Reputations rose and sank on the quality of what sat on the plate you brought. And the old jokes echoed on about new immigrants taking the invitation to bring a plate literally and turning up with an empty one.
If you wanted to ensure an instant downgrade in social status, then pile your plate with something bought, not home-baked, like a buttered Sally Lunn. It would take years to recover from that.
Recipes for all these delights were traded between mothers.
(Fathers never showed the remotest interest in all of this and no one in Nuhaka had heard of a male chef outside school, prison and army kitchens.)
Some recipes came from the Edmonds book, or Aunt Daisy on the radio, the Country Women’s Institute cookbook or even back to Mrs Beeton.
But the best-kept secrets remained locked up in kitchen cupboards of Nuhaka and the family memories of the cooks, handed down from grandmothers.
Some details were shared among close friends, but often incompletely. Deliberately so? How else could retain your reputation in such a fiercely-contested field. The pride of a whole family was at stake, after all.
Maintaining this intensive cottage industry of homegrown and cooked food was a full-time job. We didn’t own a fridge and hadn’t heard of a freezer. Meat and butter were kept in a safe sticking out the side of the house with mesh sides to let the air circulate. Fruit was bottled by the bucket load, eggs were coated in Vaseline, root vegetables stored in sand boxes. We even made our own soap, boiled up in the copper.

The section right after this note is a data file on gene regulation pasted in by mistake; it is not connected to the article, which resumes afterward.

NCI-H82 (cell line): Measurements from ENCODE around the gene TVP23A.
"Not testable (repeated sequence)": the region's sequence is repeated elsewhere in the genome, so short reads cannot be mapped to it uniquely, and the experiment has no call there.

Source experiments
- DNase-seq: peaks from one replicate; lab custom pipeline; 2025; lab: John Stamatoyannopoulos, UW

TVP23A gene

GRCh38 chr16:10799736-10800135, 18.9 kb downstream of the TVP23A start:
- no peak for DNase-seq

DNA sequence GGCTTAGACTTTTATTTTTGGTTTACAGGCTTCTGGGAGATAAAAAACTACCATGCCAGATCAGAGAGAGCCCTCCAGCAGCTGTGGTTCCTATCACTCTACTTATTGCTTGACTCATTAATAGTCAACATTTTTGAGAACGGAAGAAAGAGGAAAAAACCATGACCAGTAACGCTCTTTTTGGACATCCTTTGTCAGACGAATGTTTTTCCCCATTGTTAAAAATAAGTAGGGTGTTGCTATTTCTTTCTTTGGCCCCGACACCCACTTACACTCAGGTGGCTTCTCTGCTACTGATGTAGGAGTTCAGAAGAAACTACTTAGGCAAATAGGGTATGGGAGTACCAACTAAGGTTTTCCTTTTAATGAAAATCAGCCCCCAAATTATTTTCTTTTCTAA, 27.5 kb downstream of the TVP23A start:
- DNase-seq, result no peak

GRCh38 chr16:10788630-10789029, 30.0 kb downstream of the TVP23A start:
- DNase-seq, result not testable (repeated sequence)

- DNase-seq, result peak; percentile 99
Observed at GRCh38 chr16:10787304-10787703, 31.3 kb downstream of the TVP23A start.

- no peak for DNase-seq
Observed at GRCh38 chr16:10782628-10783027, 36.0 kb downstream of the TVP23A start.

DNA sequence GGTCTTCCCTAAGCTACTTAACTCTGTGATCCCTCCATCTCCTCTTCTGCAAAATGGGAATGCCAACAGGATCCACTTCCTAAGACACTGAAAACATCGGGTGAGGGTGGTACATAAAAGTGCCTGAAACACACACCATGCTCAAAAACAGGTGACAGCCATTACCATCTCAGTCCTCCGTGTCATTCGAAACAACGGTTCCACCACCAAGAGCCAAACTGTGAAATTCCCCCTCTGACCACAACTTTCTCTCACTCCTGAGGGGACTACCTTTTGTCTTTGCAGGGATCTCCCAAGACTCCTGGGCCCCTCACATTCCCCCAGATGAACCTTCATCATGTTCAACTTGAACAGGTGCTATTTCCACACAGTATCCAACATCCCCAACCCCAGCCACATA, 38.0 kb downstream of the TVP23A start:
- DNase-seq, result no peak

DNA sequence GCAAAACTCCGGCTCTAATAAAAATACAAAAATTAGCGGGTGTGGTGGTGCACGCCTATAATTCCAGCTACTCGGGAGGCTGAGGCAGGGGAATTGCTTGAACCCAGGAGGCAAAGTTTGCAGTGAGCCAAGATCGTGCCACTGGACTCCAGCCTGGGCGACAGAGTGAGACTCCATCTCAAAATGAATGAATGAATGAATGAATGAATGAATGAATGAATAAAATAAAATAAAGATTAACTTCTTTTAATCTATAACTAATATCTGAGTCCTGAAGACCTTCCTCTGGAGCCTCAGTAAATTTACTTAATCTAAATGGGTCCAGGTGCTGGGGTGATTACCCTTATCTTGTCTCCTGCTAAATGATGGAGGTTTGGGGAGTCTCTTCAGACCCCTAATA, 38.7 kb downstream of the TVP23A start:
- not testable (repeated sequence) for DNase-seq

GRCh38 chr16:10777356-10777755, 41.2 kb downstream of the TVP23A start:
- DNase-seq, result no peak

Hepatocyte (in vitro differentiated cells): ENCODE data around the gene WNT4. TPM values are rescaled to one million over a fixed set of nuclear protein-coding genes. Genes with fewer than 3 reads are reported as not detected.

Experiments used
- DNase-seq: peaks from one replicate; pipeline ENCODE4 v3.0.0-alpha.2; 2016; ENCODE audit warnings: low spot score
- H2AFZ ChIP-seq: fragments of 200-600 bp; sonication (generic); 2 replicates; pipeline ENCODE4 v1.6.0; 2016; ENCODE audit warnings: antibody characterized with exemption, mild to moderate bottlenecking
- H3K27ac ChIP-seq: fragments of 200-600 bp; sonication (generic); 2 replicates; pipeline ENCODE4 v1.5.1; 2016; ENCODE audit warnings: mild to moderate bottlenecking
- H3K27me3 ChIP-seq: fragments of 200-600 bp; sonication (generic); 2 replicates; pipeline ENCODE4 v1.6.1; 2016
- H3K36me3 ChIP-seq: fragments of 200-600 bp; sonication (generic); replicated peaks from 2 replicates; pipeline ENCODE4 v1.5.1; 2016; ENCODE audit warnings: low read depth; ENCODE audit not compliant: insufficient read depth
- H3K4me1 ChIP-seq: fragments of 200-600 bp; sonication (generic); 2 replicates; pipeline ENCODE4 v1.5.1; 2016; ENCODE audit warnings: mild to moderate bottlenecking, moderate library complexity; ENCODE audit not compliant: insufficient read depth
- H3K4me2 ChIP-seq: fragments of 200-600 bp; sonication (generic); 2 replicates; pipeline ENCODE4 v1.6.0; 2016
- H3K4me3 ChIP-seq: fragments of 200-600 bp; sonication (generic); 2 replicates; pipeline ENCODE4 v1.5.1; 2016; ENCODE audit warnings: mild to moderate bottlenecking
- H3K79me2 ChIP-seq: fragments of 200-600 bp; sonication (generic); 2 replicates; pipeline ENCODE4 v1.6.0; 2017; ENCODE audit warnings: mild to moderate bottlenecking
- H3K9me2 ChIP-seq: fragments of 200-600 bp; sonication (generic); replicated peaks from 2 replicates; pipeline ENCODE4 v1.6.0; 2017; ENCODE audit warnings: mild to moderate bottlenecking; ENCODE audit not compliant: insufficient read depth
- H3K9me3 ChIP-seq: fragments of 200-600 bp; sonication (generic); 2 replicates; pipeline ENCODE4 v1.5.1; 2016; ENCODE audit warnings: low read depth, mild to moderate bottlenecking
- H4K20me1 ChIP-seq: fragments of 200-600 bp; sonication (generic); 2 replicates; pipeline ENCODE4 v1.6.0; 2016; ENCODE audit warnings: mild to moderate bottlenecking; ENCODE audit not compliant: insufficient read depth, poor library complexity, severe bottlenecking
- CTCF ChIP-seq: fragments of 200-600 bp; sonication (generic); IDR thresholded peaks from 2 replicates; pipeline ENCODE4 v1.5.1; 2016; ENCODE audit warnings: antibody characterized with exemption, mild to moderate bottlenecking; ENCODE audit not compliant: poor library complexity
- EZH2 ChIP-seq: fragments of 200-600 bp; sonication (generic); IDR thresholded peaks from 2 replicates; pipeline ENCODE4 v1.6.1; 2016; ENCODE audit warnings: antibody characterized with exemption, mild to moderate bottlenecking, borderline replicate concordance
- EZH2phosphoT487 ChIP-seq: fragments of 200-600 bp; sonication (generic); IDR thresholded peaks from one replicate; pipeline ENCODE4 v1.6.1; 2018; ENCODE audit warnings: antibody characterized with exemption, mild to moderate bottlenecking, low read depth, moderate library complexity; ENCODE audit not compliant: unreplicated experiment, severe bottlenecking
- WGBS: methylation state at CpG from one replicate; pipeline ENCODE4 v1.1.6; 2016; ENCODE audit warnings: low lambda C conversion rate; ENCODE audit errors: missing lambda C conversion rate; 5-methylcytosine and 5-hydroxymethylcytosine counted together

The bonus of all this was that we knew exactly where our food came from, how it was prepared and stored without additives or chemical preservatives. The menu followed the swing of the seasons, you ate what was available, then had to anticipate that taste for another year until it was time again for mushrooms or oranges or rhubarb or whatever. To expect them to be available all the time was plain silly.
Seventy years on, I marvel at the way these Nuhaka tastes and menu choices still shape my life, much to the despair of my increasingly vegetarian-inclined family. Somehow those dishes and delights are hardwired into me, even though I rarely get the chance to eat them anymore. I haven’t had a popover for years and look in vain for offal on the supermarket shelves. Just a look, you understand, for old times’ sake.
The nostalgia is more than sentiment. It’s a visceral craving. I could lapse back into that ‘fifties cuisine without blinking. I won’t, sadly, but I hope we could do a better job of valuing the creativity and skill and ingenuity of the home cooks from that time.
Working within huge practical constraints, with none of the kitchen technology we take for granted now, shrugging off the memories of wartime deprivation, inspired by an ethic of hospitality and generosity we have lost, the cooks of the ‘fifties in little villages like Nuhaka set standards of cuisine that nourished the culture we enjoy today.
It’s more varied now, more cosmopolitan, more international.
But you can’t convince me it tastes any better.